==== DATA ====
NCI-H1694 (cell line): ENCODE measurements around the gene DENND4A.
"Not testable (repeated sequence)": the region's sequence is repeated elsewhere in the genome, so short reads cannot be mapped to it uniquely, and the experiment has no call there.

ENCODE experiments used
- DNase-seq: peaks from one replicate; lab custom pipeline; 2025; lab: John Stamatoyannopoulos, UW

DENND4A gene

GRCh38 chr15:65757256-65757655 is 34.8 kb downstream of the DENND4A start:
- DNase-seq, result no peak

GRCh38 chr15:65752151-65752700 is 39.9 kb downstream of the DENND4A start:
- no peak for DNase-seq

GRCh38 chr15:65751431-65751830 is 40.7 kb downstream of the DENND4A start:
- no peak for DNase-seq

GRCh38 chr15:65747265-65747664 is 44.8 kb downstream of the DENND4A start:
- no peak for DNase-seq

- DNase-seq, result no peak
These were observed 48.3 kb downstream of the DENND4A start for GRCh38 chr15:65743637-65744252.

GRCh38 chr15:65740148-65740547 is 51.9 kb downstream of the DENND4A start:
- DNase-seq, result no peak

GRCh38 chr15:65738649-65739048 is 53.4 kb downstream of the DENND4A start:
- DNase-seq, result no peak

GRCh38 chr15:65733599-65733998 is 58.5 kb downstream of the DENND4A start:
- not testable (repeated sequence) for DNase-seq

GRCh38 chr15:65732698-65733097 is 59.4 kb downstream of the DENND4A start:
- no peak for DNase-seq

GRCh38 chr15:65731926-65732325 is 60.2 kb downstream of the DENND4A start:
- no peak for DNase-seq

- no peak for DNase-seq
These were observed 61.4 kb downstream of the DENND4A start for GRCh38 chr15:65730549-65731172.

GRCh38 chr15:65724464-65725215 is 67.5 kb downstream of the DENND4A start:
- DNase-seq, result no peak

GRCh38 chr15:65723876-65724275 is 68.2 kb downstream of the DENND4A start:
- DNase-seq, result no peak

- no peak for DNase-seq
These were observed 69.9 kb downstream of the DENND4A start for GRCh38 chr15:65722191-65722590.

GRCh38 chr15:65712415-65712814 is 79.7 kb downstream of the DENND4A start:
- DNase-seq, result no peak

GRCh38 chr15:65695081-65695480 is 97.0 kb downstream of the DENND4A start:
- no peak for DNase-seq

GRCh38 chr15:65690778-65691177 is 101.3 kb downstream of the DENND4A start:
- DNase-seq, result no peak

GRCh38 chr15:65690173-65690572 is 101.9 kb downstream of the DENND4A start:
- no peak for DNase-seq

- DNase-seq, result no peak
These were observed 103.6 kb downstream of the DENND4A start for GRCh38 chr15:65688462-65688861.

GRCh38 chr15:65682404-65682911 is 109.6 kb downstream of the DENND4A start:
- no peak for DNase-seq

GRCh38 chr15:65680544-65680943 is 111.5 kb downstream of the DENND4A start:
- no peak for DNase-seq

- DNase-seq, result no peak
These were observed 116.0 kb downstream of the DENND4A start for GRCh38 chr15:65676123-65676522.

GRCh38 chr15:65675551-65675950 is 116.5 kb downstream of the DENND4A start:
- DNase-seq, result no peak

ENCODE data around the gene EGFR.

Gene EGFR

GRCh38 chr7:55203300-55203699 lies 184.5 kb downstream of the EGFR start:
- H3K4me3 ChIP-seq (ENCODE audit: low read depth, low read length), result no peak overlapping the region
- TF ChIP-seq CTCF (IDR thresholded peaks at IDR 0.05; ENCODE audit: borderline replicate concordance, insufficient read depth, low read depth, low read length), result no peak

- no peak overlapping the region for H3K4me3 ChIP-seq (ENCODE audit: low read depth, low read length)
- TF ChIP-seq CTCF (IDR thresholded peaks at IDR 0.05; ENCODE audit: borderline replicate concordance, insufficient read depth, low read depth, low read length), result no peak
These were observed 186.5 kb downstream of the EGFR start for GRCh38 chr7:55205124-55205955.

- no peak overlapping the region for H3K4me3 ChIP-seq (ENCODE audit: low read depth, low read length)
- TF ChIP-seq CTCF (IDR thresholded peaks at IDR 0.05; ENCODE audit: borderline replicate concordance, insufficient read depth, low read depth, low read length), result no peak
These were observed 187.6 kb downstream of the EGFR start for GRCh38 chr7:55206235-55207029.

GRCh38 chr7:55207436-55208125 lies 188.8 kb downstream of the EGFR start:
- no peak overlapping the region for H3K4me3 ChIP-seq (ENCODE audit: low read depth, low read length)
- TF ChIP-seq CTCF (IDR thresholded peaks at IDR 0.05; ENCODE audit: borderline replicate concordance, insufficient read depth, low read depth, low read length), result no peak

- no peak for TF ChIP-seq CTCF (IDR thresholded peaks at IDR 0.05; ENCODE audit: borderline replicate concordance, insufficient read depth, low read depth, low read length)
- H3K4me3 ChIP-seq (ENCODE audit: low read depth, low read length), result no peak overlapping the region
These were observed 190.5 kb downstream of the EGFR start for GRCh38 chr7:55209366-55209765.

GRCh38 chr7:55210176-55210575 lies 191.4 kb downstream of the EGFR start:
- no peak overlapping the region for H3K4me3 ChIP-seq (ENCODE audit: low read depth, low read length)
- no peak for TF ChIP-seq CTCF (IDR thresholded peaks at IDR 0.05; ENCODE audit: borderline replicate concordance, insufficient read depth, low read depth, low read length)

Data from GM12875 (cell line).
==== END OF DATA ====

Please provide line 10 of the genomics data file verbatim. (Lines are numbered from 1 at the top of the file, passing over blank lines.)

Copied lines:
GRCh38 chr15:65751431-65751830 is 40.7 kb downstream of the DENND4A start: